He agrees with critics who say Chinese schools rely too much on drills and rote learning, and do too little to cultivate students’ broader problem-solving abilities. He recalled visiting numerous Nashville physics and biology classes, in public and private schools, during his 2006 trip. He marveled at how biology teachers used plants and other simple organisms to integrate “real life” examples into science lessons.

Again and again, he saw American math and science teachers demand that students come up with solutions on their own in class, rather than having it spelled out for them. “The teachers were guiding them to resolve problems by themselves—not just telling them,” Mr. Peng recalled. “This is very rare in the Chinese classroom.”

But he also concluded that Chinese students are far more skilled in foundational math and science skills. In one middle school math class, he was surprised to see American students covering computation items that Chinese students would have mastered years earlier.

“It was too simple for grade 7,” he said. Students with skills that low, he added, were not likely to develop the kind of creative-thinking skills Americans are famous for, he added, because “knowledge acquisition is the basis for creativity.”

Promoting Equity and Technology Use

Much of Mr. Peng’s work at Jindao is about promoting equity. The school’s students are mostly from poor families, with parents who were farmers, but have since moved to the city in search of work. Many of those families live in the dense Lin Wan neighborhood that surrounds the school. Row after row of apartments, its occupants’ laundry hanging on lines to dry, can be seen outside Mr. Peng’s office window.

Many Jindao students live close enough to the school to bike home for lunch during the mid-day break.

Mr. Peng believes one effective way he can help students succeed is through the use of educational technology. Since he became principal, the Jindao school has added computers to many classes, including physics labs, where computers are built into students’ desks. The students use the computers to do lab simulations; one simulation I witnessed allowed students to test the flow of electricity on a circuit, under different conditions. With computers, students can manipulate experiments in ways that are more flexible than working with traditional lab equipment, Mr. Peng says.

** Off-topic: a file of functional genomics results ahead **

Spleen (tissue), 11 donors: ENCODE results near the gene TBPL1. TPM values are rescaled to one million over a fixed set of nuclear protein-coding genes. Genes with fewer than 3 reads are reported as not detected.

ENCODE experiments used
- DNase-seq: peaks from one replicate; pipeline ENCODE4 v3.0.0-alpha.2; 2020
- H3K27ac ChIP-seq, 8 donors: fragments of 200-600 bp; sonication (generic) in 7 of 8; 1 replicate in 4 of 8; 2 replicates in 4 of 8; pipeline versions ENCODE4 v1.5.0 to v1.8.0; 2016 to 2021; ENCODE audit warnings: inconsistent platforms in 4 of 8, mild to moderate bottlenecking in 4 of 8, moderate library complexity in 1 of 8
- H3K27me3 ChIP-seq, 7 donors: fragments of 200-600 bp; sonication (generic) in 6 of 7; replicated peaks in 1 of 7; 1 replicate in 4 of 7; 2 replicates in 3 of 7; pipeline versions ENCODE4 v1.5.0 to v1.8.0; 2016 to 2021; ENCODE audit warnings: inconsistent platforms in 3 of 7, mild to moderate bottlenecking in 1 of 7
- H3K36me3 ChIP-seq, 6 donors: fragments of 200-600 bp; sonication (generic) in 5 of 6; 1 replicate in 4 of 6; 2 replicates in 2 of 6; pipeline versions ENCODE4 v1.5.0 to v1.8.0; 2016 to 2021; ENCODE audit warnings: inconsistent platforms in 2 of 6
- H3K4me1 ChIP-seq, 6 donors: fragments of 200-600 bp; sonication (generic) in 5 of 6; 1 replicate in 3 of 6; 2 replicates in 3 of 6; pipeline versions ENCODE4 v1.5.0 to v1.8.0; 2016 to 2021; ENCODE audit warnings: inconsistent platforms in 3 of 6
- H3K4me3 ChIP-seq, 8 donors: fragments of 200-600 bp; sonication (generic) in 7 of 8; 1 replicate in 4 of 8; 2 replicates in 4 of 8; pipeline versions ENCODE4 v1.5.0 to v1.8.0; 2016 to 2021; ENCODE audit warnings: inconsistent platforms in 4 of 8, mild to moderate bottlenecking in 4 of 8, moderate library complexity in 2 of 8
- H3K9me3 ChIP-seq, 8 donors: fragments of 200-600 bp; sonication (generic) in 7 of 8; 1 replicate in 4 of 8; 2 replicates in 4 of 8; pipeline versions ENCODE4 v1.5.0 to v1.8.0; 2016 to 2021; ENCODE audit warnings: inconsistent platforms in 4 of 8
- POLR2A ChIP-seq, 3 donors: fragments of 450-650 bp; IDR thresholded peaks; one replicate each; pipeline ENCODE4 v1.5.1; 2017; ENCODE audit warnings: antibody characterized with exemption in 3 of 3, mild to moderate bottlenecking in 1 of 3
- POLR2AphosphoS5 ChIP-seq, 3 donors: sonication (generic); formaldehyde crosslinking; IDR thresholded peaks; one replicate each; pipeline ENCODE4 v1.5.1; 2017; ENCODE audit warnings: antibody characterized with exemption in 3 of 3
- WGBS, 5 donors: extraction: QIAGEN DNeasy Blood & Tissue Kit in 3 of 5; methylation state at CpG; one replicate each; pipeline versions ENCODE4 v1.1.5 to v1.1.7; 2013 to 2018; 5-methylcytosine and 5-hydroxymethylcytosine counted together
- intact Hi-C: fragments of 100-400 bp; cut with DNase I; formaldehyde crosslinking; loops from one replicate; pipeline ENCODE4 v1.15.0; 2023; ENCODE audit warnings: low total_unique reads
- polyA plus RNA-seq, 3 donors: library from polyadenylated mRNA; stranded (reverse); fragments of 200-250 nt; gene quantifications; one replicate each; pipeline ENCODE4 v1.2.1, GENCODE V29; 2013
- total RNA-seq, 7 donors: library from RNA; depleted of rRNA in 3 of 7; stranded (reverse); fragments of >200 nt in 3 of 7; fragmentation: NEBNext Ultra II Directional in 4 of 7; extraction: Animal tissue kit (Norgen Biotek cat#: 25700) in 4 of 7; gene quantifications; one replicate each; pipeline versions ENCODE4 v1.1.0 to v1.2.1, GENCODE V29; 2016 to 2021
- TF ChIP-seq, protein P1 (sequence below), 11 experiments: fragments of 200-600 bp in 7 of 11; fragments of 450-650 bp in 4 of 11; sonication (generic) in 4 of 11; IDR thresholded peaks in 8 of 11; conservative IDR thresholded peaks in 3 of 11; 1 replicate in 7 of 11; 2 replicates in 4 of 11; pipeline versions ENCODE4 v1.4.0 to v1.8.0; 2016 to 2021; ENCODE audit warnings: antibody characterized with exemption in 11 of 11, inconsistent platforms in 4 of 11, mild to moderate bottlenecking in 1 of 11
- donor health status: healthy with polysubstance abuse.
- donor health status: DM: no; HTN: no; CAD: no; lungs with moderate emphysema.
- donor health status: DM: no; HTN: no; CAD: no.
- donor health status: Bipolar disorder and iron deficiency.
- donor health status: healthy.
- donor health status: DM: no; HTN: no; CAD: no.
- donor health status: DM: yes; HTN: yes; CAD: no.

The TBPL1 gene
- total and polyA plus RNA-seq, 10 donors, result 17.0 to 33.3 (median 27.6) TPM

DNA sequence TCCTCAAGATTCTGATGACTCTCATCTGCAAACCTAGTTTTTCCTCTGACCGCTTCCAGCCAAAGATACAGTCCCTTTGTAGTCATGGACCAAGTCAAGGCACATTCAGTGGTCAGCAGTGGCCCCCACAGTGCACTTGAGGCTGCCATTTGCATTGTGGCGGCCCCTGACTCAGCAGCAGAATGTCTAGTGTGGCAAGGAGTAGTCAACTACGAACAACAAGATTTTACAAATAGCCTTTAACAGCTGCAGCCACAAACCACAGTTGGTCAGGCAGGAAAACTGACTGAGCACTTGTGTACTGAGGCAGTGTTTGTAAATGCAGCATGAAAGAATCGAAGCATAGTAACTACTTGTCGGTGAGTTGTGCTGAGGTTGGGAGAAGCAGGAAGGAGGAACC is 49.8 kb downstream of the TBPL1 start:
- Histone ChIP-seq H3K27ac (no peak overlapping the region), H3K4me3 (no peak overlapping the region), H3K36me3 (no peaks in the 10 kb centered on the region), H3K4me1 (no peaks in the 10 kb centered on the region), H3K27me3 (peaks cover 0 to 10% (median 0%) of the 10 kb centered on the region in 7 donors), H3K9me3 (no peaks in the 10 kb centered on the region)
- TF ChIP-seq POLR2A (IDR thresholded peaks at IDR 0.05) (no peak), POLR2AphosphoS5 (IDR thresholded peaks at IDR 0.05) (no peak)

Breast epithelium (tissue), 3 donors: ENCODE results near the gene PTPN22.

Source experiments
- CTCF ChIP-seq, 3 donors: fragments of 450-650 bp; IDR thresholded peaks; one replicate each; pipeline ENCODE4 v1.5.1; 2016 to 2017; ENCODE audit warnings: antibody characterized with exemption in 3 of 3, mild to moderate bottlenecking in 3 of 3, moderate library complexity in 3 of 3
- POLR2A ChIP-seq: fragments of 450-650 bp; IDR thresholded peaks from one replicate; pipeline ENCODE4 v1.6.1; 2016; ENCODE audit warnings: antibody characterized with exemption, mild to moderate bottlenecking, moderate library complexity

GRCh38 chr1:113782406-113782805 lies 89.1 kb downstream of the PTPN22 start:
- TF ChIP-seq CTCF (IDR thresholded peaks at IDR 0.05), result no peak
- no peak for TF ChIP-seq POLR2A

Back in his office, he demonstrated another technology tool. The principal projected a computerized image on a wall of Lu Xun, one of the most prominent Chinese writers of the 20th century, which appeared on a password-protected Web site run by the school. Students taking the school’s Chinese literature courses can call up various written materials online and use the Web site to work on reading and grammar skills.

When we spoke during my visit to his school, however, Mr. Peng felt obligated to defend his school’s use of technology. He had recently read a story from an American newspaper about a federal study showing that the use of technology did not improve student performance in math and reading.

Why, he asked me, would this American study focus only on reading and math? “This is not objective,” he said, shaking his head for emphasis. Technology, he added, “can help students learn more effectively, help teachers teach more effectively.”

“The key point,” Mr. Peng said, “is you have to use technology in a proper way. Don’t just expect it to be colorful or fun.”

That, undoubtedly, is a perspective shared by many educators in the United States.